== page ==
Introducing the Tropical-Tasting Pawpaws Fruit

Neal Peterson provides an introduction to the tropical-tasting pawpaws fruit, and discusses his push to get the fruit into the national supermarkets.

| March/April 2007


Neal Peterson, of Harpers Ferry, West Virginia, spends a lot of time in his pawpaw orchard in nearby Berryville, Virginia.


Learn about the tropical-tasting pawpaws fruit. 

Harpers Ferry, West Virginia — Neal Peterson’s dream is to take the humble tropical-tasting pawpaws fruit, with its delicate fruit flesh, and see it transformed into an ingredient available in every supermarket.

"The first time I tasted a pawpaw, it knocked my socks off," says Peterson, a St. Albans, West Virginia, native who at the time was in graduate school studying plant genetics at West Virginia University in Morgantown. "My question was, why is this out here in the woods and not in the grocery store?"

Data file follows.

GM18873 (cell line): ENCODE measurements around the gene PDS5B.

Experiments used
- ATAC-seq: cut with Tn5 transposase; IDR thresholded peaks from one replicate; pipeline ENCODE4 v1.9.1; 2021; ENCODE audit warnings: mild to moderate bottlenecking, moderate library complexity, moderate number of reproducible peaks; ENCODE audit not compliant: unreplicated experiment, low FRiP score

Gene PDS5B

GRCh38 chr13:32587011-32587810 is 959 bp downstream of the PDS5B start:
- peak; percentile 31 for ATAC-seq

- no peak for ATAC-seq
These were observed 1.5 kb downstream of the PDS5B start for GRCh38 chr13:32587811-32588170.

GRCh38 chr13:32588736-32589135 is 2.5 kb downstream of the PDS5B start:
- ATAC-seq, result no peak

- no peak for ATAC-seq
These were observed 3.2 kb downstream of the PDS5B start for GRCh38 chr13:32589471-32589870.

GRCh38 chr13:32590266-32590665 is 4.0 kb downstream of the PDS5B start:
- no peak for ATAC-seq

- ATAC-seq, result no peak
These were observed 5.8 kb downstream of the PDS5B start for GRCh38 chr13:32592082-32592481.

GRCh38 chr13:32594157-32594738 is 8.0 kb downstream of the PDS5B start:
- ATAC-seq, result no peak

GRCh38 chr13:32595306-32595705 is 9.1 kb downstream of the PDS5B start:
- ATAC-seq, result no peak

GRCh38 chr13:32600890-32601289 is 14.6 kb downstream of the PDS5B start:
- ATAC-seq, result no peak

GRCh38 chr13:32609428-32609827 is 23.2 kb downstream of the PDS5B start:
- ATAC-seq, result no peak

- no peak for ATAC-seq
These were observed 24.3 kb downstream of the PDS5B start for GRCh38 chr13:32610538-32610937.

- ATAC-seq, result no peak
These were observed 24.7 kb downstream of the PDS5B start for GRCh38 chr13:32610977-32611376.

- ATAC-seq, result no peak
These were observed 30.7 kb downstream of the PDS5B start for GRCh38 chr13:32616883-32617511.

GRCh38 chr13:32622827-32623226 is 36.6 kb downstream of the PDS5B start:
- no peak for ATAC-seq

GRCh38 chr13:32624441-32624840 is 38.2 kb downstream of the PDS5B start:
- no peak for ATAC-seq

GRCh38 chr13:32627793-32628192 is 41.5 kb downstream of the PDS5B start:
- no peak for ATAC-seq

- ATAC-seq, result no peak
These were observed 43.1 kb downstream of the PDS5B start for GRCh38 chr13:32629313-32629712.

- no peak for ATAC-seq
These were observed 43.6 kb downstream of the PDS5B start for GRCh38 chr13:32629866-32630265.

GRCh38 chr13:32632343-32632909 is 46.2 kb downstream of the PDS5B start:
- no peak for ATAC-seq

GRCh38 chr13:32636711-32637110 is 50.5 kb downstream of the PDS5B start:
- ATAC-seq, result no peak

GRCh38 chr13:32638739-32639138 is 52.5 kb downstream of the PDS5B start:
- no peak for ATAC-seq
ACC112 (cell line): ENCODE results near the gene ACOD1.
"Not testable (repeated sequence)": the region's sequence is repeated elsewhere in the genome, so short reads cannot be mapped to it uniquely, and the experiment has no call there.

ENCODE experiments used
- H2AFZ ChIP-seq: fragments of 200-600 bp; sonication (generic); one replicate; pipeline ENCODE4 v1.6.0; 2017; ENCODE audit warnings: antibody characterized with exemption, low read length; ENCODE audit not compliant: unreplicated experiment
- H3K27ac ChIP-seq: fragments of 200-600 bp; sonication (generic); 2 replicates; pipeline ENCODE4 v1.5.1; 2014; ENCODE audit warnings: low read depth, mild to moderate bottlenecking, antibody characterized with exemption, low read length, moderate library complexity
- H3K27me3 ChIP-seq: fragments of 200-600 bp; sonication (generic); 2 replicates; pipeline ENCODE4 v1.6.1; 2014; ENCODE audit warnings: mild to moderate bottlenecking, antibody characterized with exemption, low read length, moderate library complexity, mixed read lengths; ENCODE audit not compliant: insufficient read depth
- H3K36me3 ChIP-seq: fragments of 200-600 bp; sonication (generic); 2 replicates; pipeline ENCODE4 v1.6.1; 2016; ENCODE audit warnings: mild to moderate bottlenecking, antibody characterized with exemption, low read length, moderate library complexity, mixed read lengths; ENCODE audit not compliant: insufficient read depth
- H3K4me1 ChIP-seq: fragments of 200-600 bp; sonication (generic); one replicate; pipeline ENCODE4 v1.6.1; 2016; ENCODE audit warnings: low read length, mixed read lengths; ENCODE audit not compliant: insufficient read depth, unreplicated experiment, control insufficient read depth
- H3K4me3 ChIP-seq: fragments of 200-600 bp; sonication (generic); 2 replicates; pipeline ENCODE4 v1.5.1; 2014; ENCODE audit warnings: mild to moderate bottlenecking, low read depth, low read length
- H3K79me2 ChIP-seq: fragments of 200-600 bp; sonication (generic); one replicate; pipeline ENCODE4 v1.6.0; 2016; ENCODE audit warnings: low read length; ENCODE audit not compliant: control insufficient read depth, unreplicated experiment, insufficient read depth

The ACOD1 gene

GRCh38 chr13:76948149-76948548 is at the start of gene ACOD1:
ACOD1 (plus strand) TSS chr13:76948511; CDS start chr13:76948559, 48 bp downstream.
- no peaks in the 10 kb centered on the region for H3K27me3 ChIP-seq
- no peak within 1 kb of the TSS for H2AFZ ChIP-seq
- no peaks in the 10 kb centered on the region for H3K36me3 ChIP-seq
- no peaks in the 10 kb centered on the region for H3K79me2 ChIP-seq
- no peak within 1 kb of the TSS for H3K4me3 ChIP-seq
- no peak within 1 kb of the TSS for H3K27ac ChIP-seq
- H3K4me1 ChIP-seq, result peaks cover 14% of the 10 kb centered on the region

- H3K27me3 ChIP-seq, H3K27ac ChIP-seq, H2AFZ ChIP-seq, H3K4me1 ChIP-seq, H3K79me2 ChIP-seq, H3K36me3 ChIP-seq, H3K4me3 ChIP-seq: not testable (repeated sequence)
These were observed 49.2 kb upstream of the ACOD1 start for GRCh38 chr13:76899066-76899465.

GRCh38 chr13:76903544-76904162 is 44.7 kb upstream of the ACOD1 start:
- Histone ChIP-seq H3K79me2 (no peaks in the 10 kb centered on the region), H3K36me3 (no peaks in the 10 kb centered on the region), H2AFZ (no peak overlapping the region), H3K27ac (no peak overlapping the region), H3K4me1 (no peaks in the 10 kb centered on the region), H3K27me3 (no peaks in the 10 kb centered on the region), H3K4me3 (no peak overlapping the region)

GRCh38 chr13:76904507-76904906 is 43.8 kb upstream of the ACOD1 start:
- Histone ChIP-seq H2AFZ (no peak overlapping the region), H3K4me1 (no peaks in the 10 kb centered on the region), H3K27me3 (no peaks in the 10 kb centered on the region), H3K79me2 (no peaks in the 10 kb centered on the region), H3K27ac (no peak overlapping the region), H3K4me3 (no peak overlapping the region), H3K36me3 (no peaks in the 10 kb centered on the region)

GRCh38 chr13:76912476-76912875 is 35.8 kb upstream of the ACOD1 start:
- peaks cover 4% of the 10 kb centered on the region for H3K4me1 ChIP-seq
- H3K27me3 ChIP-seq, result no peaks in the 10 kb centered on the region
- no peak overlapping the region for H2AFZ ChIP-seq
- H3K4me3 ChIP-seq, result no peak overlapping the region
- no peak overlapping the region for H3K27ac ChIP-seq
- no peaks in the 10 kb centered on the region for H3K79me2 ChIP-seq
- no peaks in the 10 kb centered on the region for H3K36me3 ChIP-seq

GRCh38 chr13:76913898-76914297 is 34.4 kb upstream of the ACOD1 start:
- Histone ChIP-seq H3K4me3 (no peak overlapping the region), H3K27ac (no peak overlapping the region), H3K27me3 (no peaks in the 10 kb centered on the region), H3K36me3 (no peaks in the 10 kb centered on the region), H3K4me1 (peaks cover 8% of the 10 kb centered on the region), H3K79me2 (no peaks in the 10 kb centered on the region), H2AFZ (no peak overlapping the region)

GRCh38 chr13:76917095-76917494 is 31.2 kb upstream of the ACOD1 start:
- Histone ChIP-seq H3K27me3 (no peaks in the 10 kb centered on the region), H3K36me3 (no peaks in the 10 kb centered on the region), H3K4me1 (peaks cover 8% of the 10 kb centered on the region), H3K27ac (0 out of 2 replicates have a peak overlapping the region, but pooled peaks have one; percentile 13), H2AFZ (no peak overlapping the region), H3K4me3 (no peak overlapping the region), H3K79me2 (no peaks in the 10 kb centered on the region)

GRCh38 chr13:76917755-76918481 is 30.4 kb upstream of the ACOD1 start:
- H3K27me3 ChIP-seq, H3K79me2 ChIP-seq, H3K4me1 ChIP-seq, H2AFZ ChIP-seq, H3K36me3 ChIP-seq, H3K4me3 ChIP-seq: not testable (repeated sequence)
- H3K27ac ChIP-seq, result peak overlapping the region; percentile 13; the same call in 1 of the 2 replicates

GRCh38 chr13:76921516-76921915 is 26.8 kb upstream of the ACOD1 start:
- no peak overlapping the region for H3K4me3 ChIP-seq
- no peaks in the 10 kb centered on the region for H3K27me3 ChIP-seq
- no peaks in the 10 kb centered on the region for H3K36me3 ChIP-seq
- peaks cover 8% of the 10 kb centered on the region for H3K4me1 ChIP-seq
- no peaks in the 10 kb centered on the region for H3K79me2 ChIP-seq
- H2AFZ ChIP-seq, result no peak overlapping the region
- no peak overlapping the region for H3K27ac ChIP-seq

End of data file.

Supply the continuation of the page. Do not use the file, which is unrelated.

While Peterson's push for pawpaw popularity, which began shortly after his initial encounter with the fruit during a hike in Morgantown in 1976, hasn't yet reached the mass market, it is bearing fruit.

He's meeting with success in his efforts to breed the best possible pawpaw, one with fewer seeds and a firm flesh that could better handle shipping to consumers. And his decades-long work has begun to gain national attention.

Since 1981, Peterson has tended more than a dozen varieties of pawpaw trees collected from the wild as well as century-old orchards. These days, he regularly makes the trek from his home in Harpers Ferry, where he’s lived and worked as a real estate appraiser since 2001, to his pawpaw orchard in nearby Berryville, Virginia.

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